In RDF – an Introduction I claimed that introducing any kind of continuous dimension (for example, a time dimension) is not possible, if you follow the official interpretation given in the RDF specifications. Actually it is even worse: In basic RDF even discrete dimensions cannot be modeled.

In this post I will elaborate on my claims giving a detailed description of the problem. In part 2 I will propose a new interpretation of RDF Graphs, allow for dimensions into RDF. If you are new to RDF, or terms such as *reification*, *entailment*, *fact* or *model* don’t mean much to you, you might want to read my introduction to RDF since we need these terms to talk about RDF’s incapability of modeling dimensions. I will try to present everything in a semi formal way, using some mathematical notation, but to always try to keep the post understandable for those that would not define themselves as “math people”. However, I feel that a certain amount of formality is necessary, to outline the problem and proposed solution.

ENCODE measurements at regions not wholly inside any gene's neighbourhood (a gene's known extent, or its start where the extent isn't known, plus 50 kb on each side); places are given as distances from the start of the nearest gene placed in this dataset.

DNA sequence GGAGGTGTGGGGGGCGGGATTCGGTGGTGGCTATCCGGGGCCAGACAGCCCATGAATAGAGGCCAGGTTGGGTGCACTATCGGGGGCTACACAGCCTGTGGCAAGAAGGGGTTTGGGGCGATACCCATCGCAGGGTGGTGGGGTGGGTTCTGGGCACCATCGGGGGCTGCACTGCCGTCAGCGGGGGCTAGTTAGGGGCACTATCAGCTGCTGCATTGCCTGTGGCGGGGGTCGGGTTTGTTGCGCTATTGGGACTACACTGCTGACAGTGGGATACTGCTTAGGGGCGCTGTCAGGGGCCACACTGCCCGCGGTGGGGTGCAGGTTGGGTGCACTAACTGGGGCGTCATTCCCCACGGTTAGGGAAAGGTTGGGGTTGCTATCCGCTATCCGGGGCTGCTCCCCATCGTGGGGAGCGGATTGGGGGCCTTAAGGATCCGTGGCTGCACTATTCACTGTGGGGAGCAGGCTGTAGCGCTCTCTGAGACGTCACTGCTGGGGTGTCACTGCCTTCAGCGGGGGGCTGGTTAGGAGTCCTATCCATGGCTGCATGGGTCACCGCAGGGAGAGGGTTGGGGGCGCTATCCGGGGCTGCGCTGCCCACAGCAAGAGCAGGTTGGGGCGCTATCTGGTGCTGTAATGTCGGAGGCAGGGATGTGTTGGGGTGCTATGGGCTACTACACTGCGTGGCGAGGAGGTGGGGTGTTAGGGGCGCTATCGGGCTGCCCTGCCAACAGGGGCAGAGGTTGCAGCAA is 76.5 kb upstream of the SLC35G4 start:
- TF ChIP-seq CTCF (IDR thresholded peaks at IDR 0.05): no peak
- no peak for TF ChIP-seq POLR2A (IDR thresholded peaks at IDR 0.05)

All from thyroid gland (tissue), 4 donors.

**Continuous and Discrete Dimensions**

Let’s start by trying to give you an idea, of what I mean by continuous and discrete dimensions in RDF. Think of a dimension as a variable that can take values from a specified set (e.g. 1 and 2). You now define your triples (or facts) relative to the . This means, that for you have a different set of facts than for . Whether I now speak of a *continuous* or *discrete* dimension depends on the cardinality (number of elements) of the value set for . If the value set contains an infinite number of elements I speak of a continuous dimension and if the number of elements is finite I speak of a discrete dimension. Since in our example the cardinality of the value set was 2 () we have a discrete dimension. Read the rest of this entry »